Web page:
The outrage is mounting, after Judge Philippa Cunningham dealt bizarrely with a comedian who had pleaded guilty to a not-so-funny sexual offence against his infant daughter.
She let this fellow go free without conviction, partly because he “makes people laugh”.
He will still be making people laugh, because we don’t know who he is and therefore we can’t express our contempt for him by steering clear of his shows.
At sentencing in the Auckland District Court, Judge Philippa Cunningham said he had stopped drinking, paid a high price in his personal and work life, and had shown remorse.
Judge Cunningham said the consequences of a conviction would outweigh the gravity of the offence.
She also granted the man permanent name suppression to protect the identity of his daughter.
“He’s a talented New Zealander. He makes people laugh. Laughter is an incredible medicine and we all need lots of it,” the judge said
But Alf and Mrs Grumble found nothing to laugh about in the shabby story involving booze and the comedian’s removing the four-year-old’s nappy to commit the offence.
They did laugh – scornfully – at this bit:
The man’s partner woke up and asked him what he was doing. He replied: “I thought it was you.”
Alf advises his constituents to read a splendid (and much more scathing) post headed In praise of mothers who don’t think child abuse is funny at The Hand Mirror.
The heads of agencies that deal with kiddies are expressing their dismay, too.
Murray Edridge, Chief Executive of Barnardos, has expressed his outrage thus –
“Barnardos is very concerned that the judgement passed down on Friday 2 September will set a precedent. The verdict suggests that a person’s ability to get work in the future, and their ability to make people laugh, is more important than a child’s safety.
“This man has come home drunk, committed an unacceptable sexual act on his daughter and has admitted doing so. Unbelievably, he faces no legal consequences for his actions. A discharge without conviction means there will be no record of his crime. He has previously been charged with unlawful sexual connection and escaped conviction in that case too.
“It is very concerning to think that being talented and funny somehow excuses the inexcusable. I absolutely disagree with the Judge’s assertion that “the effects of a conviction outweighed the gravity of the offending”.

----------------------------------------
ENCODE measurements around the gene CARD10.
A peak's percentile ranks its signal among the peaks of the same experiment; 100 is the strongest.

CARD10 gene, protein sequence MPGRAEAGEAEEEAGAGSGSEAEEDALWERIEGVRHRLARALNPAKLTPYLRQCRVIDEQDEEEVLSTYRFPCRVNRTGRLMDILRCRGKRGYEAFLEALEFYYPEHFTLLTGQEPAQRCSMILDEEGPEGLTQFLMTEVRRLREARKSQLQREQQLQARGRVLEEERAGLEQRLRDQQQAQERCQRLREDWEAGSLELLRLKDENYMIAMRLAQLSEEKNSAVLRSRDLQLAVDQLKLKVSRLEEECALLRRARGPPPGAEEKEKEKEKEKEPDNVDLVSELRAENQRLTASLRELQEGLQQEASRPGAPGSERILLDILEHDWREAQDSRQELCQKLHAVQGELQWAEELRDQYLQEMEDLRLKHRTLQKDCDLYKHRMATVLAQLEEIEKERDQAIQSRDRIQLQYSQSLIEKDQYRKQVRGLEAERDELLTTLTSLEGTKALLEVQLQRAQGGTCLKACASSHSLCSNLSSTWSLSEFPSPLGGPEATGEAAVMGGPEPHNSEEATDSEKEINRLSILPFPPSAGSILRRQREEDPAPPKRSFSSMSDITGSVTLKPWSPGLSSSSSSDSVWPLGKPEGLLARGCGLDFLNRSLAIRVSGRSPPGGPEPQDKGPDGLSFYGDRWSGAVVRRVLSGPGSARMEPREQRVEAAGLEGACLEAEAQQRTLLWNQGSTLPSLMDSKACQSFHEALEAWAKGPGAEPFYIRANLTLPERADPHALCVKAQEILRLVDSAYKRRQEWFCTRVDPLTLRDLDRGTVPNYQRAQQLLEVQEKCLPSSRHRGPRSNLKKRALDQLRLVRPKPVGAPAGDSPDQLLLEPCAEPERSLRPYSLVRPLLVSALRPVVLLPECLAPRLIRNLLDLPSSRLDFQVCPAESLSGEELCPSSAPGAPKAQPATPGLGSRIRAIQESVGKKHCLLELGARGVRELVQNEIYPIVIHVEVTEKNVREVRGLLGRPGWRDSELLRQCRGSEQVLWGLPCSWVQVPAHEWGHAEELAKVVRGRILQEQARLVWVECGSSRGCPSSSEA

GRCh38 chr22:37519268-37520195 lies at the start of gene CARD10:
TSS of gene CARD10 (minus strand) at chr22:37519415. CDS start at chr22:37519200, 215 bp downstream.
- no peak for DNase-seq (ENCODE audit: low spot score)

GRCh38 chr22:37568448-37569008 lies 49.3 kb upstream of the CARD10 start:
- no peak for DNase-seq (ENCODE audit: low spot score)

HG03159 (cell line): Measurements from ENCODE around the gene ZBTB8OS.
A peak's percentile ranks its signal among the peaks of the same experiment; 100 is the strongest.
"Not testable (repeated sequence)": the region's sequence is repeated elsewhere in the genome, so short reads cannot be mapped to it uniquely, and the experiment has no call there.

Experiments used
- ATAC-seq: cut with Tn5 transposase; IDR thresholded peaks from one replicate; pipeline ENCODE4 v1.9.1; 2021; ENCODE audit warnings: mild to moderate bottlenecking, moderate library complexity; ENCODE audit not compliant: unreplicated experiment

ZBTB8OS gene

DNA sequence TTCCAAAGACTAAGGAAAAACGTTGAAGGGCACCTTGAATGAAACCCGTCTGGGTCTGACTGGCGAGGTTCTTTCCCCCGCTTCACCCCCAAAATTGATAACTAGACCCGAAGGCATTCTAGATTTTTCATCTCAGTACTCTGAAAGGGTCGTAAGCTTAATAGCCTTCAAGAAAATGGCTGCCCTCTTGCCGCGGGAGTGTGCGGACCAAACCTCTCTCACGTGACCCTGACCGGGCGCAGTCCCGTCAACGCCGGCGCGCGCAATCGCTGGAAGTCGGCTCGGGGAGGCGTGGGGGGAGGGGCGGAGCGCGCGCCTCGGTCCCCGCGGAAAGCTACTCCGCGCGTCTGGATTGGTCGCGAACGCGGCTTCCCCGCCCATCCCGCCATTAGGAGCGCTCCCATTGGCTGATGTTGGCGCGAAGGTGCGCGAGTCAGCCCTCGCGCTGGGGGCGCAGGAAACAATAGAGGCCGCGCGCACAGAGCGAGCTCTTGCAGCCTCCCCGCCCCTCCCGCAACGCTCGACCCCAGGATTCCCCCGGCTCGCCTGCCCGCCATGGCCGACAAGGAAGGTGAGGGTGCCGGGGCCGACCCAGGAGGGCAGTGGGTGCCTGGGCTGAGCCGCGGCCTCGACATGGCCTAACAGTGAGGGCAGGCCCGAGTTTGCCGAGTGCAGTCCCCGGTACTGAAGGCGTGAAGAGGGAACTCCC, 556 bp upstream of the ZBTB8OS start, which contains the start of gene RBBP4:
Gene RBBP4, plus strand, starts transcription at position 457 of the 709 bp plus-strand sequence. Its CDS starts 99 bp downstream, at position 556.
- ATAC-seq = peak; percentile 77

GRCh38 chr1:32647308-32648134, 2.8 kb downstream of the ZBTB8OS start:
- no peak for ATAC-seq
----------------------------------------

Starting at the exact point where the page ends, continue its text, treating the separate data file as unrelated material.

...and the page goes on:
“These actions are not without impact. The mother and daughter were deeply traumatised by the drunken actions of this individual and have been receiving counselling.”
Alan Bell, Director of ECPAT Child ALERT, has questioned the decision, too.
“What does this say about protecting our children from sexual exploitation? Does this decision provide a deterrent for other would-be offenders? Does being intoxicated and the possibility that he ‘was not fully awake’ excuse the abusive behaviour? Is there one law for some and another for others?”
Bell has noted the offender’s lawyer pleading that her client be allowed to keep his record clean because a conviction would make it hard for him to work again as a comedian.
Bell rejoins that this seems to place more importance on the man being able to continue his life as normal, as if he had not offended, rather than on protecting children and ensuring that justice was being exercised evenly against offenders.
And what difference should an offender’s occupation make to the court’s judgement?
There’s a commendable editorial on the matter in the Dominion-Post, too.
The newspaper drew parallels with the cases of
* Former Te Papa manager Noel James Osborne who escaped conviction last month for a “degrading” assault on his pregnant former partner after claiming a conviction would hamper his international travel for the museum, and
* Another entertainer discharged without conviction two years ago after pleading guilty to performing an indecent act in a Wellington alleyway.
In each case, the judge concluded the consequence of a conviction far exceeded the gravity of offending. In each case, the public has been left utterly bewildered. Making people laugh does not entitle you to leniency from the courts. Nor does holding a position of responsibility.
Laughter is a good medicine, Alf agrees.
The comedian should have been sent to dispense it among the felons in one of our prisons.